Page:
The latest reports on India’s first indigenously built nuclear submarine INS Arihant suggest that the project only began sea trials last month. Successive trials over a nine-month period will give way to weapons testing on board the vessel, and the submarine will only be deployed for active patrol duty in 2016. The high-tech vessel project has already been in R&D for well over two decades, having incurred exponential overrun costs and delayed delivery schedules.
This delay, however, could work in the favor of the government of Narendra Modi. Specifically, it could enable it to make much-needed reforms to India’s nuclear doctrine, to effectively accommodate the Arihant.
Given New Delhi’s uncertain mindset on nuclear deterrence, the Indian nuclear doctrine has not been touched since its hurried inception in 1998. Contextualizing the geo-political changes that have occurred in South Asia, and globally, this underscores the reluctance of Indian politicians – leery of being lumped together with Pakistan and North Korea – to come anywhere near the controversial issue. This is in contrast to the permanent members of the UN Security Council, for instance, all which have evolved their doctrines over an extended time period. In fact, for a nuclear power that is only 14 years old, New Delhi has certainly set a benchmark for political resistance on nuclear weapons. Modi will have to come to terms with this, and push for reform to the nuclear doctrine before India finally projects its nuclear prowess in the Indian Ocean region.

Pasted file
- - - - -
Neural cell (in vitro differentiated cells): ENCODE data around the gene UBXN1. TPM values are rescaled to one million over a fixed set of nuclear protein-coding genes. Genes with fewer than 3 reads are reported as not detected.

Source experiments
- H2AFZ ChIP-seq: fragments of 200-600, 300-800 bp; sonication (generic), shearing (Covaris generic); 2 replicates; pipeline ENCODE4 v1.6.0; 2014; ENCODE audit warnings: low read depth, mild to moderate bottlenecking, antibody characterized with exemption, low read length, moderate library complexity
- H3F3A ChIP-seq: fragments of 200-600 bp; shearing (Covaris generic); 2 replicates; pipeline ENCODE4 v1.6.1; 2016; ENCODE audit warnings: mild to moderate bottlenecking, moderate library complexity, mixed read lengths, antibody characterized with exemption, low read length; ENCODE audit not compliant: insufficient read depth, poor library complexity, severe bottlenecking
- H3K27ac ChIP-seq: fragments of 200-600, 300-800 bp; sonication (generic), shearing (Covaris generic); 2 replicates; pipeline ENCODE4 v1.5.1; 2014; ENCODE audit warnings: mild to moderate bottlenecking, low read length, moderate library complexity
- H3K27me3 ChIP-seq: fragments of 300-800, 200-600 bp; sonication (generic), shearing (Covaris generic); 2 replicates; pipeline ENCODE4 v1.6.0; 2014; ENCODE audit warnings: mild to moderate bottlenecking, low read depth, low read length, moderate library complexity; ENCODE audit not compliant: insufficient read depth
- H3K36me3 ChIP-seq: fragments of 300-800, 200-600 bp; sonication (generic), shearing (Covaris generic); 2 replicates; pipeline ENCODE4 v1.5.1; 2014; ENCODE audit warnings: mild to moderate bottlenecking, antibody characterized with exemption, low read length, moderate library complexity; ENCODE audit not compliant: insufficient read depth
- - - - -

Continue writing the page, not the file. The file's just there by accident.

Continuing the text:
The main elements of India’s nuclear policy revolve around No First-Use (NFU), massive second strike capability, and credible minimum deterrence. I have previously considered the implications of India’s credible minimum deterrence.
A massive second strike capability policy, coupled with NFU, gives India a politically neutral, operationally ready stance to project its nuclear power. The second-strike capability clause, however contains a sub clause that deals with command and control delegation. Herein lies the problem. For land based silos, or gravity bombs loaded on aircraft, the command and control hierarchy can be maintained in all but the most dire circumstances. For a sea-based asset, where deterrence is primarily achieved by long-term radio silence, and launching control is delegated to seniority on board the vessel, the existing command and control model is not applicable. Just like Pakistan’s tactical nuclear weapons (TnWs), New Delhi will essentially be delegating launch control to field officers on board the submarine, massively increasing the probability of incidental firing. Also, as a designated “second-strike” capacity asset, the Nuclear Command Authority cannot effectively and credibly implement fail-safe measures such as a Permissive Action Link (PAL), two-man rule, or a no-lone zone on board the vessel.
India, like Pakistan, is known to keep its nuclear warheads de-mated from the delivery mechanisms. For the INS Arihant to fulfill its operational responsibility, SLBMs mounted with nuclear warheads will have to be deployed on the vessel. But for a country that allows minimal to almost zero participation of the military echelon in political and strategic matters, beyond the doctrinal headache the question is how exactly does the Modi government plan to deploy INS Arihant as a credible second-strike asset. Having never allowed an experienced serving defense personnel to sit in on a National Security Council (NSC) meeting, is the government ready to bestow the responsibility of managing nuclear weapons onto senior naval officers? Or will a politician be perpetually stationed on board the INS Arihant?